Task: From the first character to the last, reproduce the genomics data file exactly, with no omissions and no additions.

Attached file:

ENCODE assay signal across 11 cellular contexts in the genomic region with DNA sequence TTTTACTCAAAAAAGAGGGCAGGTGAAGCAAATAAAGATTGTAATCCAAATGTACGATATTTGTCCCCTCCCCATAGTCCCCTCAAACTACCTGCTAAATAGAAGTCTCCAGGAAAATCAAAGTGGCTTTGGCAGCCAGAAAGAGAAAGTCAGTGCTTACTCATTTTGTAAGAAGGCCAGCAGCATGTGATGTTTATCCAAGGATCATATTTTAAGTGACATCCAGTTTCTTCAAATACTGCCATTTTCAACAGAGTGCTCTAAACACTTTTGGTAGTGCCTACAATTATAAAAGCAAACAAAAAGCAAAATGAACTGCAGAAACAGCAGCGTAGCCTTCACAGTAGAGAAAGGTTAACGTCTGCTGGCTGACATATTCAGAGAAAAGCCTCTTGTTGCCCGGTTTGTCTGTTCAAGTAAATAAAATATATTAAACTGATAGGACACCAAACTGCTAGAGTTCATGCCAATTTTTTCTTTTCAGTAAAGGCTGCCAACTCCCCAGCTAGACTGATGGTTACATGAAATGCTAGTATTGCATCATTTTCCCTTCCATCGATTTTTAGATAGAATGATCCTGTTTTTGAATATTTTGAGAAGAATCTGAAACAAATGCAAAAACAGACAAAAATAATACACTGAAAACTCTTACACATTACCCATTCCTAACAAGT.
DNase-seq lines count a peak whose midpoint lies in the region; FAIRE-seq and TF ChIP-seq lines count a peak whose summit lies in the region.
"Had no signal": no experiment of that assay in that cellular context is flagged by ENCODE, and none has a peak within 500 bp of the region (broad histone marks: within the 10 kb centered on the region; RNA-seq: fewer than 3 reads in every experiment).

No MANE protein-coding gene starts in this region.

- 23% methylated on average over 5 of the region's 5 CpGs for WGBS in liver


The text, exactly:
ENCODE assay signal across 11 cellular contexts in the genomic region with DNA sequence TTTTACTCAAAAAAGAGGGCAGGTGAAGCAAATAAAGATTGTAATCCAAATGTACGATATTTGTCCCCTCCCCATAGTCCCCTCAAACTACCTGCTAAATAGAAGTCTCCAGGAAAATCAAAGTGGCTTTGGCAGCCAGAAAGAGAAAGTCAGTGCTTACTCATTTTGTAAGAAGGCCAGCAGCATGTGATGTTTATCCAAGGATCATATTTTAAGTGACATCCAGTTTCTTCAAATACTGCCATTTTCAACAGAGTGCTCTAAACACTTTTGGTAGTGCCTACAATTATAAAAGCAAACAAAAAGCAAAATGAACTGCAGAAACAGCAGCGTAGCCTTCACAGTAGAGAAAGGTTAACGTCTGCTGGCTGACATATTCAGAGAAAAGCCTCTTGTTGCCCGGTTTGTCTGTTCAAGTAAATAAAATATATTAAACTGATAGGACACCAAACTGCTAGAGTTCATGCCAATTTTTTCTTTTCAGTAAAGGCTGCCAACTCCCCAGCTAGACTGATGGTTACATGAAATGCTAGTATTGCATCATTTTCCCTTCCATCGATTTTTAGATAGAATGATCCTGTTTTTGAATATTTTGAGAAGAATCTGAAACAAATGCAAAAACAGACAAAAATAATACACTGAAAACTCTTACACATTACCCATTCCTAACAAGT.
DNase-seq lines count a peak whose midpoint lies in the region; FAIRE-seq and TF ChIP-seq lines count a peak whose summit lies in the region.
"Had no signal": no experiment of that assay in that cellular context is flagged by ENCODE, and none has a peak within 500 bp of the region (broad histone marks: within the 10 kb centered on the region; RNA-seq: fewer than 3 reads in every experiment).

No MANE protein-coding gene starts in this region.

- 23% methylated on average over 5 of the region's 5 CpGs for WGBS in liver